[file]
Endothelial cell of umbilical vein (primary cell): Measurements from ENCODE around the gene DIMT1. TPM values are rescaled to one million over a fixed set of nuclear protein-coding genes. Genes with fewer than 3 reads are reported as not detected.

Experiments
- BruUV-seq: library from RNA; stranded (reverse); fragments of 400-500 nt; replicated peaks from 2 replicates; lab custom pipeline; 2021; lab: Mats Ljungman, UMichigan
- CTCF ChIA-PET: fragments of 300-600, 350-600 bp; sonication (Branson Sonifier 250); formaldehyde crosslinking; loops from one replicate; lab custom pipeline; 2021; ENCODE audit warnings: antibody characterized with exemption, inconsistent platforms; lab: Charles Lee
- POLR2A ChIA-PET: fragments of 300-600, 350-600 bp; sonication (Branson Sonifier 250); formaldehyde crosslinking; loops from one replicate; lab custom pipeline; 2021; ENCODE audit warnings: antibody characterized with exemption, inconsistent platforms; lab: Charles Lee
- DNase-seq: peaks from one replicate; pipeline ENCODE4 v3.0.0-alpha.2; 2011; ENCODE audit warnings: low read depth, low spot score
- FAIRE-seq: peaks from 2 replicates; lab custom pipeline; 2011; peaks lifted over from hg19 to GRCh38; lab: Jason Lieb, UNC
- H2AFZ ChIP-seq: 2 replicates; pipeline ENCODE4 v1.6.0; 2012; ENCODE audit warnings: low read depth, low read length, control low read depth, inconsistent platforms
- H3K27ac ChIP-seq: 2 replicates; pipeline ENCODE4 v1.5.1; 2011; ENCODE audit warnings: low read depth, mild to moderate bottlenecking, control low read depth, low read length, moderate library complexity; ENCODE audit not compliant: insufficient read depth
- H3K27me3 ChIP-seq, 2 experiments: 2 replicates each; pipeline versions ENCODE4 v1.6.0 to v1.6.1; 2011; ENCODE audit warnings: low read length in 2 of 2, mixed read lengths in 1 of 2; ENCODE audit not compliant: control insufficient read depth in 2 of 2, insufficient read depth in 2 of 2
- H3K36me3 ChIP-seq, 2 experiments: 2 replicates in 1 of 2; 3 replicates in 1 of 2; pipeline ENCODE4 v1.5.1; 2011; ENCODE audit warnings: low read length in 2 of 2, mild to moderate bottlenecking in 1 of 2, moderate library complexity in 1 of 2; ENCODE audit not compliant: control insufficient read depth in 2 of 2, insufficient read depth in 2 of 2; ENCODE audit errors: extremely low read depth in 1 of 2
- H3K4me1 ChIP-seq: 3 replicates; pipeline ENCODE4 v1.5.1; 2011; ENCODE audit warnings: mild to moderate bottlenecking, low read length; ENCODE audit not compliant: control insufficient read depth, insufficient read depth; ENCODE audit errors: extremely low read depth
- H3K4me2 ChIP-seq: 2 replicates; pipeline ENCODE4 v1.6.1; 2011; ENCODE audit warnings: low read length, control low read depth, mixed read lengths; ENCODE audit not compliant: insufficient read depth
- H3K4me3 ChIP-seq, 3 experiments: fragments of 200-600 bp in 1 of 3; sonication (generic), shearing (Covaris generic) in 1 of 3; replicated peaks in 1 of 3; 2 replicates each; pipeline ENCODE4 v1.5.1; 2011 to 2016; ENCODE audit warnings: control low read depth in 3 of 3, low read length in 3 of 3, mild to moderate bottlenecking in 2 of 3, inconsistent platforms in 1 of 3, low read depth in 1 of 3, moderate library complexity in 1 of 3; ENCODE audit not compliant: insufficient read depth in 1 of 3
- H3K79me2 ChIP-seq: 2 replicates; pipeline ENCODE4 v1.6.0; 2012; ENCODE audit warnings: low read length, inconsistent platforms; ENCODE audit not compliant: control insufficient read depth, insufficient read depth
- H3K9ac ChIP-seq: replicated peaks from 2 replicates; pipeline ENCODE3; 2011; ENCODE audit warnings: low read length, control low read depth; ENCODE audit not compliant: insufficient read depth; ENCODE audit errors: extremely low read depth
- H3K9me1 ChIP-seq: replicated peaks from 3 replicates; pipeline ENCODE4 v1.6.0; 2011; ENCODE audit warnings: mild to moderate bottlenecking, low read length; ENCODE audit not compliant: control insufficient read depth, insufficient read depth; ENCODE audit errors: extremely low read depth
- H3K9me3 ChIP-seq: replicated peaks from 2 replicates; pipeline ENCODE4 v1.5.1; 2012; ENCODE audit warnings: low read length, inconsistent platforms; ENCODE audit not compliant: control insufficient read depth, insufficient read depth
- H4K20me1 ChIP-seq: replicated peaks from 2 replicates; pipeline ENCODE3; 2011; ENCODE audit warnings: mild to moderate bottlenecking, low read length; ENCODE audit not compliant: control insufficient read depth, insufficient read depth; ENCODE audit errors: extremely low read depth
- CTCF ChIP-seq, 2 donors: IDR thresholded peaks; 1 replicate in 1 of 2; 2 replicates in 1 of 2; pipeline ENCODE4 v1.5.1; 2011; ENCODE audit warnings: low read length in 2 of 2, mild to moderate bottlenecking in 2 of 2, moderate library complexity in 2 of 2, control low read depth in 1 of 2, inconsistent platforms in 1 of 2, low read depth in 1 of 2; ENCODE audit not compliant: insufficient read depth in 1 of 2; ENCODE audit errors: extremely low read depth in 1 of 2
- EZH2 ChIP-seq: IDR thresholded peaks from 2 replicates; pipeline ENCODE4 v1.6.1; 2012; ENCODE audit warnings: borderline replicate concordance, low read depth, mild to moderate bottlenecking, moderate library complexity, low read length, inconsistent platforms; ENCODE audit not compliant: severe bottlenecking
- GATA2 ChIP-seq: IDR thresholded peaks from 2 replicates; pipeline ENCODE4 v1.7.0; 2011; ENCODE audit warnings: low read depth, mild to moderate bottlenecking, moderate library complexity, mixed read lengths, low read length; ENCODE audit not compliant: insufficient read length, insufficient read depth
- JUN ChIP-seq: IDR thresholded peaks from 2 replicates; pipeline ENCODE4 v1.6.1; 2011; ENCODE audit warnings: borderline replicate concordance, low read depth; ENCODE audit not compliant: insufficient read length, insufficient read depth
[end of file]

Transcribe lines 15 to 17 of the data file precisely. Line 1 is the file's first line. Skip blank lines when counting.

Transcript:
- H3K79me2 ChIP-seq: 2 replicates; pipeline ENCODE4 v1.6.0; 2012; ENCODE audit warnings: low read length, inconsistent platforms; ENCODE audit not compliant: control insufficient read depth, insufficient read depth
- H3K9ac ChIP-seq: replicated peaks from 2 replicates; pipeline ENCODE3; 2011; ENCODE audit warnings: low read length, control low read depth; ENCODE audit not compliant: insufficient read depth; ENCODE audit errors: extremely low read depth
- H3K9me1 ChIP-seq: replicated peaks from 3 replicates; pipeline ENCODE4 v1.6.0; 2011; ENCODE audit warnings: mild to moderate bottlenecking, low read length; ENCODE audit not compliant: control insufficient read depth, insufficient read depth; ENCODE audit errors: extremely low read depth